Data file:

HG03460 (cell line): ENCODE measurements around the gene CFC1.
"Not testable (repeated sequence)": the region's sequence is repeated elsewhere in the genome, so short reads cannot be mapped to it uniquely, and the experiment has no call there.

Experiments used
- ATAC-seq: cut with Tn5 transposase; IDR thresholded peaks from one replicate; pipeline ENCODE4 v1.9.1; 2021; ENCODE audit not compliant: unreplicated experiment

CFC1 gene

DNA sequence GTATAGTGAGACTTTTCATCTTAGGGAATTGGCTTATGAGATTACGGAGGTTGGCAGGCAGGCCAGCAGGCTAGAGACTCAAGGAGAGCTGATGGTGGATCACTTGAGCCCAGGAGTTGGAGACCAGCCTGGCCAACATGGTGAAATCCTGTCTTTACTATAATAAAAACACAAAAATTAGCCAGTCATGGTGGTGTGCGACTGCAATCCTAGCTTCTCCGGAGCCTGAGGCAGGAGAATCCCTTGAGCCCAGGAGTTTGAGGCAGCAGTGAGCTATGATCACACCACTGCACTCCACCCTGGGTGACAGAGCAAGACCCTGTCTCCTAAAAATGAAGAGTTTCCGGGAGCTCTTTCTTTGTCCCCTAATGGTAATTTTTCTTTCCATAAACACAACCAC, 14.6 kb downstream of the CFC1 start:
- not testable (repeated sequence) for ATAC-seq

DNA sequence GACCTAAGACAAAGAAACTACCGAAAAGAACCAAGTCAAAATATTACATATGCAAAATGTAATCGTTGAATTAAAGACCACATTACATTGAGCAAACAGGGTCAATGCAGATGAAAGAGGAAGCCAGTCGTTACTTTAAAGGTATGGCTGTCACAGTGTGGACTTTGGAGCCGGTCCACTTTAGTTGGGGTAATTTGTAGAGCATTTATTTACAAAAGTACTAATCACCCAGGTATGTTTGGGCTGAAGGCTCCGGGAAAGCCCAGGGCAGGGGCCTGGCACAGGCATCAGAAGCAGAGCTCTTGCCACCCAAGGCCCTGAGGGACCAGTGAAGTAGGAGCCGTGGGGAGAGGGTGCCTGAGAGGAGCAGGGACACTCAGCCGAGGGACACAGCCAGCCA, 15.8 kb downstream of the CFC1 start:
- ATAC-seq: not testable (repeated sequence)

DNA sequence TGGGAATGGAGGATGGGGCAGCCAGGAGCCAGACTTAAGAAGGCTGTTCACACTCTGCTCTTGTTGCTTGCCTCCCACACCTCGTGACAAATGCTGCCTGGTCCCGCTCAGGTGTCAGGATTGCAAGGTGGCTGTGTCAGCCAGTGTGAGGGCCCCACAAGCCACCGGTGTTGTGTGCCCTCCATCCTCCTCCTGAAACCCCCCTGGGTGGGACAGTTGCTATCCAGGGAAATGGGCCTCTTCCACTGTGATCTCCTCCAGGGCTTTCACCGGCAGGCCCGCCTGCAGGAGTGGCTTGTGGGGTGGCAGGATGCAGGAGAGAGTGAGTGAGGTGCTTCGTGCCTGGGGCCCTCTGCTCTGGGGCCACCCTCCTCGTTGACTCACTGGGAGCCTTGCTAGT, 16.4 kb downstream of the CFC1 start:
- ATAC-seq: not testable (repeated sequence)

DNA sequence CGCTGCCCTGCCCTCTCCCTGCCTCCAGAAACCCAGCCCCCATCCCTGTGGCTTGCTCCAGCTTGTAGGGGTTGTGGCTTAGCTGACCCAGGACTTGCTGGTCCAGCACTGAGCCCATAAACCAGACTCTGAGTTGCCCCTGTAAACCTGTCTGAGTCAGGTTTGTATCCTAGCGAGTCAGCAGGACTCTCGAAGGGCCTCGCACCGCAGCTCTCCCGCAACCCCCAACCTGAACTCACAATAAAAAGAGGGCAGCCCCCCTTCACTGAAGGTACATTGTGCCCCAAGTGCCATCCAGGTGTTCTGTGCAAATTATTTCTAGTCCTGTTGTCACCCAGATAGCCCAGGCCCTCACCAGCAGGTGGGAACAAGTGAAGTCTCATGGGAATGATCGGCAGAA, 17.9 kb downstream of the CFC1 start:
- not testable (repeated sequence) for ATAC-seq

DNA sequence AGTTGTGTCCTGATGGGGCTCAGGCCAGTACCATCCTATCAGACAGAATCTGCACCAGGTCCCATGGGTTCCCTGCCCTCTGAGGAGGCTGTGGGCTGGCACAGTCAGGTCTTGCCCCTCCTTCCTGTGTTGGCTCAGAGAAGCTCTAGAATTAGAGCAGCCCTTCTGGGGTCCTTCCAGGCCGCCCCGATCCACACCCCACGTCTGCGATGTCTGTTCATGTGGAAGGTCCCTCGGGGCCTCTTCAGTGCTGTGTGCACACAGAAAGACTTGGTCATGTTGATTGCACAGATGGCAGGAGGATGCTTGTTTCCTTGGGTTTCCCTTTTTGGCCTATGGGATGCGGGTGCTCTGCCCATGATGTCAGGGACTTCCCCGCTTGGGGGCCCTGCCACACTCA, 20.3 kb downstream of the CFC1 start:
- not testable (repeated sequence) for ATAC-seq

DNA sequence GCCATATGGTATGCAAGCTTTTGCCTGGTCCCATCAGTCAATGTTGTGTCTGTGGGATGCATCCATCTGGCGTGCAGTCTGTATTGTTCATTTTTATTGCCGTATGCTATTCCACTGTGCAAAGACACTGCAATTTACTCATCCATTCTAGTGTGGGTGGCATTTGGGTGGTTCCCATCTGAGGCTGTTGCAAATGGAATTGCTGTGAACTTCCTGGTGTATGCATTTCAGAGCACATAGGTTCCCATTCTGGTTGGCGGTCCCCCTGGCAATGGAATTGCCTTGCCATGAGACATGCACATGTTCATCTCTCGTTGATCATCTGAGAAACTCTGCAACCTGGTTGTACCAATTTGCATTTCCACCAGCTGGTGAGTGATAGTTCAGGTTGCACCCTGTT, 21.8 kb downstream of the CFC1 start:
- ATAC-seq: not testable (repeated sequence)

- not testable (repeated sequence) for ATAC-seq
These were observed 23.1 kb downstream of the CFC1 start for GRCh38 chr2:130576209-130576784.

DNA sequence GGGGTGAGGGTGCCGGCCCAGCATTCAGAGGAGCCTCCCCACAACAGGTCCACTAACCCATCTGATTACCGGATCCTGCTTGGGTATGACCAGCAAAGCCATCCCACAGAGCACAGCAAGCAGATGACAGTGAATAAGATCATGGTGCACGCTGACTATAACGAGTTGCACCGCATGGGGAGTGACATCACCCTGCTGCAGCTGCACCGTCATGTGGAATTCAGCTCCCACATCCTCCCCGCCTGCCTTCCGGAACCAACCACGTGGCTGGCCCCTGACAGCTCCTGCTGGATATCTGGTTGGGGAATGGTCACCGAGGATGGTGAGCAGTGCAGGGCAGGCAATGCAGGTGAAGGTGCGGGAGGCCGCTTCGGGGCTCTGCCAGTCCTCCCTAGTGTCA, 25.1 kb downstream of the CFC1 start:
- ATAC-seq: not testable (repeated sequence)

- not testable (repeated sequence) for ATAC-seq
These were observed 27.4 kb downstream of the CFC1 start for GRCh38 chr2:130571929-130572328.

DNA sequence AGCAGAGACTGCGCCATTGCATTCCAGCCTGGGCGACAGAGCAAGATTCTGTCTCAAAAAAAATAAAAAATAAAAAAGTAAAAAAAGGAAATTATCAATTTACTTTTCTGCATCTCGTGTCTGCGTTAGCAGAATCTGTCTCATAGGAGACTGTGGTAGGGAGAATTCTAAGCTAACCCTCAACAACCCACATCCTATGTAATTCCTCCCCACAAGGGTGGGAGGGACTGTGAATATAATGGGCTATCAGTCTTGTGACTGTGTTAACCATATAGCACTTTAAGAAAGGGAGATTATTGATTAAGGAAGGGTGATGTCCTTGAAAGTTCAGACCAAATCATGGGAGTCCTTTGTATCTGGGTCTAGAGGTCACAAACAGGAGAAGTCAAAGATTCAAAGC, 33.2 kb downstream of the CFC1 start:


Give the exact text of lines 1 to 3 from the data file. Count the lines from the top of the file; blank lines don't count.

HG03460 (cell line): ENCODE measurements around the gene CFC1.
"Not testable (repeated sequence)": the region's sequence is repeated elsewhere in the genome, so short reads cannot be mapped to it uniquely, and the experiment has no call there.

Experiments used